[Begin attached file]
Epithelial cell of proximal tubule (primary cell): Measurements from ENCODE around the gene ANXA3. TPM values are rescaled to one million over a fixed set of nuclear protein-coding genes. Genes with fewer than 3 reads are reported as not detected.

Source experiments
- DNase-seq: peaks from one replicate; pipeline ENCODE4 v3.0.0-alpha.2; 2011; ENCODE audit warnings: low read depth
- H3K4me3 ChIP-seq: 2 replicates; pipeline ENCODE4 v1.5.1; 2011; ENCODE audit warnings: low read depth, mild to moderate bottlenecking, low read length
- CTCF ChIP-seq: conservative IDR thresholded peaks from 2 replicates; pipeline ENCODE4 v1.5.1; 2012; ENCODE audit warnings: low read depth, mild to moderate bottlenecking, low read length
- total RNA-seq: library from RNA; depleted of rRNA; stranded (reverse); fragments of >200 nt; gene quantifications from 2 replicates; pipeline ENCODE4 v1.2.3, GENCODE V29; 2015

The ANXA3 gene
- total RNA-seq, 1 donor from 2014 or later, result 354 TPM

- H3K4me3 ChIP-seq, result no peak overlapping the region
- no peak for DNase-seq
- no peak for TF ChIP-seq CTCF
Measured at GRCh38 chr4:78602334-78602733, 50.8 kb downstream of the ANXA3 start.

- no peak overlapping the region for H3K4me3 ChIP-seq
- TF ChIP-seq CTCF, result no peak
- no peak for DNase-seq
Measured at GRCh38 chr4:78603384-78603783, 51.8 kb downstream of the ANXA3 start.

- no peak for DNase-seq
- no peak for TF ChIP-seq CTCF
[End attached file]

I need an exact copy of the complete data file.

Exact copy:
Epithelial cell of proximal tubule (primary cell): Measurements from ENCODE around the gene ANXA3. TPM values are rescaled to one million over a fixed set of nuclear protein-coding genes. Genes with fewer than 3 reads are reported as not detected.

Source experiments
- DNase-seq: peaks from one replicate; pipeline ENCODE4 v3.0.0-alpha.2; 2011; ENCODE audit warnings: low read depth
- H3K4me3 ChIP-seq: 2 replicates; pipeline ENCODE4 v1.5.1; 2011; ENCODE audit warnings: low read depth, mild to moderate bottlenecking, low read length
- CTCF ChIP-seq: conservative IDR thresholded peaks from 2 replicates; pipeline ENCODE4 v1.5.1; 2012; ENCODE audit warnings: low read depth, mild to moderate bottlenecking, low read length
- total RNA-seq: library from RNA; depleted of rRNA; stranded (reverse); fragments of >200 nt; gene quantifications from 2 replicates; pipeline ENCODE4 v1.2.3, GENCODE V29; 2015

The ANXA3 gene
- total RNA-seq, 1 donor from 2014 or later, result 354 TPM

- H3K4me3 ChIP-seq, result no peak overlapping the region
- no peak for DNase-seq
- no peak for TF ChIP-seq CTCF
Measured at GRCh38 chr4:78602334-78602733, 50.8 kb downstream of the ANXA3 start.

- no peak overlapping the region for H3K4me3 ChIP-seq
- TF ChIP-seq CTCF, result no peak
- no peak for DNase-seq
Measured at GRCh38 chr4:78603384-78603783, 51.8 kb downstream of the ANXA3 start.

- no peak for DNase-seq
- no peak for TF ChIP-seq CTCF